November 2014

The following table lists the speed limits for various types of roads in the 50 states and the District of Columbia. If a state has different speed limits for commercial trucks, they are listed separately.

In many states, the maximum speed limit that state or local authorities can establish depends on whether the road is a rural or urban interstate, a noninterstate limited-access highway, or another type of road. Limited-access highways are multiple-lane roads with restricted access via exit and entrance ramps, rather than intersections. The limited-access highways that make up the national interstate highway system are divided into urban and rural sections, based on population density figures from the U.S. Census Bureau. The designations may be adjusted by state and local governments to reflect planning and other issues.

Speed limits have traditionally been the responsibility of the states. In the mid-1970s, however, Congress established a national maximum speed limit by withholding highway funds from states that maintained speed limits greater than 55 mph. The requirement was loosened for rural interstates in 1987 and completely repealed in 1995. As of today, 38 states have speed limits of 70 mph or higher on some portion of their roadway systems.

State Rural interstates
(mph)
Urban interstates
(mph)
Other limited access roads
(mph)
Other roads
(mph)
Alabama 70
65
65
65
Alaska 65
55
65
55
Arizona 75
65
65
65
trucks: 65
Arkansas 70;
trucks: 65
651
651
651
California 70;
trucks: 55
65
trucks: 55
70
trucks: 55
65
trucks: 55
Colorado 75
65
65
65
Connecticut 65
55
65
55
Delaware 65
55
65
55
District of Columbia n/a
55
n/a
25
Florida 70
65
70
65
Georgia 70
70
65
65
Hawaii 602
602
552
452
Idaho 75; 80 on specified segments of road3
trucks: 70
75; 80 on specified segments of road3
trucks: 65
70
70
Illinois 704
55
65
55
Indiana 70;
trucks: 65
55
60
55
Iowa 70
55
70
65
Kansas 75
75
75
65
Kentucky 65; 70 on specified segments of road5
65
65
55
Louisiana 75
70
70
65
Maine 75
75
75
60
Maryland 65
65
65
55
Massachusetts 65
65
65
55
Michigan 70 (trucks 60); <70 (trucks 55)
65
70
55
Minnesota 70
65
65
55
Mississippi 70
70
70
65
Missouri 70
60
70
65
Montana 75;
trucks: 65
65
day: 70; night: 65
day: 70; night: 65
Nebraska 75
65
65
60
Nevada 75
65
70
70
New Hampshire 65; 70 on specified segments of road6
65
55
55
New Jersey 65
55
65
55
New Mexico 75
75
65
55
New York 65
65
65
55
North Carolina 70
70
70
55
North Dakota 75
75
70
65
Ohio 70
65
70
55
Oklahoma 75
70
70
70
Oregon 65;
trucks: 55
55
55
55
Pennsylvania 70
70
70
55
Rhode Island 65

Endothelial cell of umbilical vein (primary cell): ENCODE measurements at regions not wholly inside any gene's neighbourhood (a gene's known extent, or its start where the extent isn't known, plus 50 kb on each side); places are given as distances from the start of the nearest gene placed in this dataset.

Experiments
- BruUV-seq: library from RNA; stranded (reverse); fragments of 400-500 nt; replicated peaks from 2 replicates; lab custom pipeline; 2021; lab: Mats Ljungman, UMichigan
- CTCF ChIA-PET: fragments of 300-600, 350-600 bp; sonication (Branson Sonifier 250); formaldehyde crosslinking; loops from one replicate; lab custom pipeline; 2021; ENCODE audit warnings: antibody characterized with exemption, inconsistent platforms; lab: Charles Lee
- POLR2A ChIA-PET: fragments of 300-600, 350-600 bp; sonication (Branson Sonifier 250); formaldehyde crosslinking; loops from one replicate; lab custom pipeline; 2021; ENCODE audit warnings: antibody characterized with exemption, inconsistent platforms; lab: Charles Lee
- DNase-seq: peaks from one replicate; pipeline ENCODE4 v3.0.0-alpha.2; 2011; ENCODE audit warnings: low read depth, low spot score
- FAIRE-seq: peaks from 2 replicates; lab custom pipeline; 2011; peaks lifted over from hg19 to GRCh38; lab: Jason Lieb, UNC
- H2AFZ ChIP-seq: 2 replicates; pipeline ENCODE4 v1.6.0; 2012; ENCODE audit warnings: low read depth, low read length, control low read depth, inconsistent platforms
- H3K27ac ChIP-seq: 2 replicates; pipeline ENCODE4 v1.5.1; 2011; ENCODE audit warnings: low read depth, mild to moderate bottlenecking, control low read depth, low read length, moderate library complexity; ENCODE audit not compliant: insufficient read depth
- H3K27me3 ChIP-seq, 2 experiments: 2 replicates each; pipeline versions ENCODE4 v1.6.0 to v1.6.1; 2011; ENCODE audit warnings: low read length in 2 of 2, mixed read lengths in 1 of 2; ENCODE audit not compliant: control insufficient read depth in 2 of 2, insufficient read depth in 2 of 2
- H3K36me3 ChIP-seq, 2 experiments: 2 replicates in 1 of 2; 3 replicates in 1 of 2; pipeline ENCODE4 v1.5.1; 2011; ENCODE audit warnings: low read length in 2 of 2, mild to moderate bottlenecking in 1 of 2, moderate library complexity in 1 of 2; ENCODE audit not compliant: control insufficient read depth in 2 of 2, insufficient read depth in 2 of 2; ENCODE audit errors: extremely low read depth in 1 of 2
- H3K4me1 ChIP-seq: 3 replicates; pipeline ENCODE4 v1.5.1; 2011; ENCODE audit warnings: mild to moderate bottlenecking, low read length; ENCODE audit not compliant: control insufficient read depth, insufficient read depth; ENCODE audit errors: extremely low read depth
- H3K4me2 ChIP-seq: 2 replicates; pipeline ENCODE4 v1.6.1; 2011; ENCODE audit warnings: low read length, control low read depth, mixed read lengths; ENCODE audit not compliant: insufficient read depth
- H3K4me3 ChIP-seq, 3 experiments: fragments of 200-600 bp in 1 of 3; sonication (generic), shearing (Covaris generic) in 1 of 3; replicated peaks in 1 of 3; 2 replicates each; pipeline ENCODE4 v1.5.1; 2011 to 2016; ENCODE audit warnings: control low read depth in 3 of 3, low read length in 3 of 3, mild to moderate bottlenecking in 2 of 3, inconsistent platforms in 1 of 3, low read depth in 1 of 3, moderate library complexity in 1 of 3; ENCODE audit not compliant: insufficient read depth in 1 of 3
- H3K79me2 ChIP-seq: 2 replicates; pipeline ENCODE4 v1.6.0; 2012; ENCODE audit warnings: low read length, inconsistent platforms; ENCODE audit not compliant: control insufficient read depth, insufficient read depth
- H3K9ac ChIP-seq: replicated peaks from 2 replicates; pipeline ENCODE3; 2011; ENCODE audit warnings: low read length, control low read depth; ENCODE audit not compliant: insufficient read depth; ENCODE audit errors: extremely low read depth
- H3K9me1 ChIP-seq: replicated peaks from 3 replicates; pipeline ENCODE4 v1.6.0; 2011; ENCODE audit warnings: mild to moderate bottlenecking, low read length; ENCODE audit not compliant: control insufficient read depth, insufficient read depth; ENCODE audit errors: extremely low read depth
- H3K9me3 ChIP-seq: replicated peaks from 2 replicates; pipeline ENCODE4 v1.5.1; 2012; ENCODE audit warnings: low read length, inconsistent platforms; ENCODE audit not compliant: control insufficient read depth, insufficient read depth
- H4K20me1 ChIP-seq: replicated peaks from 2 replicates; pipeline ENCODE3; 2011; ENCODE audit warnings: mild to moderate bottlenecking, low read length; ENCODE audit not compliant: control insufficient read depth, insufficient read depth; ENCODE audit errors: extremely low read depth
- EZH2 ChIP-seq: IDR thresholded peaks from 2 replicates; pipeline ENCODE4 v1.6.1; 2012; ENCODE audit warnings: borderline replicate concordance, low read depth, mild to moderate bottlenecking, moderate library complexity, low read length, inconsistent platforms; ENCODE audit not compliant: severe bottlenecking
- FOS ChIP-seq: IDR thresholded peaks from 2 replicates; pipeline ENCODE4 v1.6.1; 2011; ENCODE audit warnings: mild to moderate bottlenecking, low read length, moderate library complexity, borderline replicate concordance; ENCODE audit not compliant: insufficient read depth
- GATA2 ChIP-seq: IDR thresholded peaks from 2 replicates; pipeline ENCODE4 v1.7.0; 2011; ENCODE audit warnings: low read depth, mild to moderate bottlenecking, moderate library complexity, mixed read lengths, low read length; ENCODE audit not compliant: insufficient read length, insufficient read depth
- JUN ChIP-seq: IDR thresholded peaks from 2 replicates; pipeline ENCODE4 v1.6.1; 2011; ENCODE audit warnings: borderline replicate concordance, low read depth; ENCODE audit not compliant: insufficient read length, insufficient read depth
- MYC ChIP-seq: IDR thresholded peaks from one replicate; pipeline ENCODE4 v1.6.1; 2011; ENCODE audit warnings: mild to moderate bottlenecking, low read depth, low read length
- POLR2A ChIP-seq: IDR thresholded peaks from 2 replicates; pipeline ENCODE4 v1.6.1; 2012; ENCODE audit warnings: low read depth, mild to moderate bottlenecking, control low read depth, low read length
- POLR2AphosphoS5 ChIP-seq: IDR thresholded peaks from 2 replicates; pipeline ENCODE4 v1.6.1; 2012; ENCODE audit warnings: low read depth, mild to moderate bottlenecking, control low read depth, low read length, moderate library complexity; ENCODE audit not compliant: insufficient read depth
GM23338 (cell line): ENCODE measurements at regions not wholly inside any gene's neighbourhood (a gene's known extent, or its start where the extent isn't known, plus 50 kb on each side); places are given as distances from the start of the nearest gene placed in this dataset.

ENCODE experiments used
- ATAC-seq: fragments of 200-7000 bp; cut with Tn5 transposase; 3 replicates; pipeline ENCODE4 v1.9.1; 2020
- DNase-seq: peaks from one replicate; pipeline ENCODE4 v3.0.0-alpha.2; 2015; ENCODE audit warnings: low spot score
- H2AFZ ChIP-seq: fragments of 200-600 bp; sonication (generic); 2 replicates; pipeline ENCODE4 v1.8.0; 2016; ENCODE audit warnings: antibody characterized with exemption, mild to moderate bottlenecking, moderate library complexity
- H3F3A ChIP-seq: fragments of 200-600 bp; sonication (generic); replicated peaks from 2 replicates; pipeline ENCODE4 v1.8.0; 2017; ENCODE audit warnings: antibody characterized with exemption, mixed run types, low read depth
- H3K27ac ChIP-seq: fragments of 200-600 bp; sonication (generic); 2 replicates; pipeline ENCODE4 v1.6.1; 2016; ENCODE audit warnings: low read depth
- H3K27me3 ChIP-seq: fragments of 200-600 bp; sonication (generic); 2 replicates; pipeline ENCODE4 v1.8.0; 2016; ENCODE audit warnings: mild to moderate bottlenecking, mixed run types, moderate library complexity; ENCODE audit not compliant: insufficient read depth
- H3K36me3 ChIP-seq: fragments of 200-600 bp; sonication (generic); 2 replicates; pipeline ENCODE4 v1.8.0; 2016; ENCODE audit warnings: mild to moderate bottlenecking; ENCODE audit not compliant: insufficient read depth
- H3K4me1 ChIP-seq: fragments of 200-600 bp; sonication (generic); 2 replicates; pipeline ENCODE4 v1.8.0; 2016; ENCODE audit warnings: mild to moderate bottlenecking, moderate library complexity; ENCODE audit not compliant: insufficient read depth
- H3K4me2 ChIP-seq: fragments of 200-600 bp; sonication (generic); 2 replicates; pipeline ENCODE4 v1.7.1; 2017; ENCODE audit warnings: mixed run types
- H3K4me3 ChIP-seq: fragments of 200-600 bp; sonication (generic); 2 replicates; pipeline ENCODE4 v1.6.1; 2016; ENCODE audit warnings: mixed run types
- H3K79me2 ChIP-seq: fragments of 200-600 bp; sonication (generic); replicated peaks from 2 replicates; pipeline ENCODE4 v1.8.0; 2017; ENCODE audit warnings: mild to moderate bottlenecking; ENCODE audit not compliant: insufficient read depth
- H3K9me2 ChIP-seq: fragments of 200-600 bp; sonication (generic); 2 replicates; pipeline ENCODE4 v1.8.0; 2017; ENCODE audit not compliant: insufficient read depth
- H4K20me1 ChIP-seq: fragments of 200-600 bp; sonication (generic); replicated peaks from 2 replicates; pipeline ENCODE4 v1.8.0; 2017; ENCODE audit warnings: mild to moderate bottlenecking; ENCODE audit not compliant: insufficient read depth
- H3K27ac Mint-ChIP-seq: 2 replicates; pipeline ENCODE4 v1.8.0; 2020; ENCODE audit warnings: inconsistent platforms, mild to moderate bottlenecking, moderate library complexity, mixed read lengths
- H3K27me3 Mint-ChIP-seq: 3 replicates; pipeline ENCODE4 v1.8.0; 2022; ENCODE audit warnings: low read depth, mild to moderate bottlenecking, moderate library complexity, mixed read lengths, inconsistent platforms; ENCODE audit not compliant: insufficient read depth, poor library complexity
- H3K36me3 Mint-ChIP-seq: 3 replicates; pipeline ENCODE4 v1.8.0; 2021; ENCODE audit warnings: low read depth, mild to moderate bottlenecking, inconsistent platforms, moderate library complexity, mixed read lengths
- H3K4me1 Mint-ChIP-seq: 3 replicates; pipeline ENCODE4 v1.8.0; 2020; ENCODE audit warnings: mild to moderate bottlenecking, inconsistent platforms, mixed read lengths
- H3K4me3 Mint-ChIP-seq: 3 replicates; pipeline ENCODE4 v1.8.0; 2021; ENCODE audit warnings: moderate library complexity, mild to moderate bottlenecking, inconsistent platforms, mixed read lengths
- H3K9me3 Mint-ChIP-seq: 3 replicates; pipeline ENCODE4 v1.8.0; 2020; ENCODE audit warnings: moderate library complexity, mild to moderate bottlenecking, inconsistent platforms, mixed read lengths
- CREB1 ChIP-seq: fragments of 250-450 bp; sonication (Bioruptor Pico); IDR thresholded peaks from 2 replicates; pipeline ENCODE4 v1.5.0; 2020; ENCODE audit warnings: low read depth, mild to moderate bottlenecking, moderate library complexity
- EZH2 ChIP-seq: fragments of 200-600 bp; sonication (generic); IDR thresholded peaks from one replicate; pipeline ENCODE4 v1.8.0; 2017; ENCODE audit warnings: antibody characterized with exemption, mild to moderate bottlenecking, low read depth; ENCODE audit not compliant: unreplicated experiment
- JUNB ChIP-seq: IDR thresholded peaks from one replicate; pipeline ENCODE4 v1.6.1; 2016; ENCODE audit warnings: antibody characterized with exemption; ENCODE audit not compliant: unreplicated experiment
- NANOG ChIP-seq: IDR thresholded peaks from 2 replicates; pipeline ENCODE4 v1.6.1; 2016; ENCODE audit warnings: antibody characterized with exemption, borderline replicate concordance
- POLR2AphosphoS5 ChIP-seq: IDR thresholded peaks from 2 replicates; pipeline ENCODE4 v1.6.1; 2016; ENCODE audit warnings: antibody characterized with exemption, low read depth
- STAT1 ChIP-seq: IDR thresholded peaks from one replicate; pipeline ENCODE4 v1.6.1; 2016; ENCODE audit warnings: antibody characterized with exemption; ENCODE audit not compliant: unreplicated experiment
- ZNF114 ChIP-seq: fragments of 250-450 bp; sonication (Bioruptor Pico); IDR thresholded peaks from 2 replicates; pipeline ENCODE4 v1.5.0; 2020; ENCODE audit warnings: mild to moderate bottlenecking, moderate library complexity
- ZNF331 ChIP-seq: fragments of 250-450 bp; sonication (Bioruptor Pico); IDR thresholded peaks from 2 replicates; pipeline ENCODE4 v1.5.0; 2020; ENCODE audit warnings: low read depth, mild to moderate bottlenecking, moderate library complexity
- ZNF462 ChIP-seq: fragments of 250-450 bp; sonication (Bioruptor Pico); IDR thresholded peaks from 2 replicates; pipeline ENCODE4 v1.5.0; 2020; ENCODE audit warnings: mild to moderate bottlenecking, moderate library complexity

55
55
55
South Carolina 70
70
60
55
South Dakota 75
75
70
70
Tennessee 70
70
70
65
Texas 75; 80 or 85 on specified segment of road7
75
75
75
Utah 75; 80 on specified segments of road8
65
75
65
Vermont 65
55
50
50
Virginia 70
70
65
55
Washington 70;
trucks: 60
60
60
60
West Virginia 70
55
65
55
Wisconsin 65
65
65
55
Wyoming 75; 80 on specified segments of road9
75; 80 on specified segments of road9
65
65

1In Arkansas, the speed limit may be raised on particular two-lane or four-lane highways to 65 mph if based on traffic and engineering studies.

2In Hawaii, the maximum speed limit is established by county ordinance or by the director of transportation.

3In Idaho, the speed limit may be increased to 80 mph on specific segments of highway on the basis of an engineering and traffic investigation.

4The Illinois law allows Cook, DuPage, Kane, Lake, Madison, McHenry, St. Clair and Will Counties to opt-out by adopting an ordinance that sets a lower maximum speed limit, empowering counties to make adjustments based on their own local needs.

5In Kentucky, the speed limit may be increased to 70 mph on specific segments of highway on the basis of an engineering and traffic investigation.

62013 New Hampshire House Bill 146 raised the speed limit from 65 to 70 mph on the portion of I-93 from mile marker 45 to the Vermont border.

7Sections of I-10 and I-20 in West Texas and sections of Highway 45 in Travis County have a speed limit for passenger cars and light trucks of 80 mph. Speed limits of up to 85 mph may be established if the highway is originally constructed and designed to accommodate the higher speed and it has been determined by an engineering study to be reasonable and safe. State Highway 130 (portions toll) has a posted limit of 85 mph, effective Oct. 2012.

8In Utah, the speed limit may be increased beyond 75 mph on any freeway or limited access highway on the basis of an engineering and traffic investigation, effective May 12, 2014. The highest posted limit in Utah is currently 80mph.

9In Wyoming, the speed limit may be increased to 80 mph on specific segments of highway on the basis of an engineering and traffic investigation.